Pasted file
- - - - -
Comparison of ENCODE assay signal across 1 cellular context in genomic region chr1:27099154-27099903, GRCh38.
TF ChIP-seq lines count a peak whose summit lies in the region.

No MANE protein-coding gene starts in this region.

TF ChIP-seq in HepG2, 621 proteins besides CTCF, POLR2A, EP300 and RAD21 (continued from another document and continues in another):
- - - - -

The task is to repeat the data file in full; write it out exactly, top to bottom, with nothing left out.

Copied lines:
Comparison of ENCODE assay signal across 1 cellular context in genomic region chr1:27099154-27099903, GRCh38.
TF ChIP-seq lines count a peak whose summit lies in the region.

No MANE protein-coding gene starts in this region.

TF ChIP-seq in HepG2, 621 proteins besides CTCF, POLR2A, EP300 and RAD21 (continued from another document and continues in another):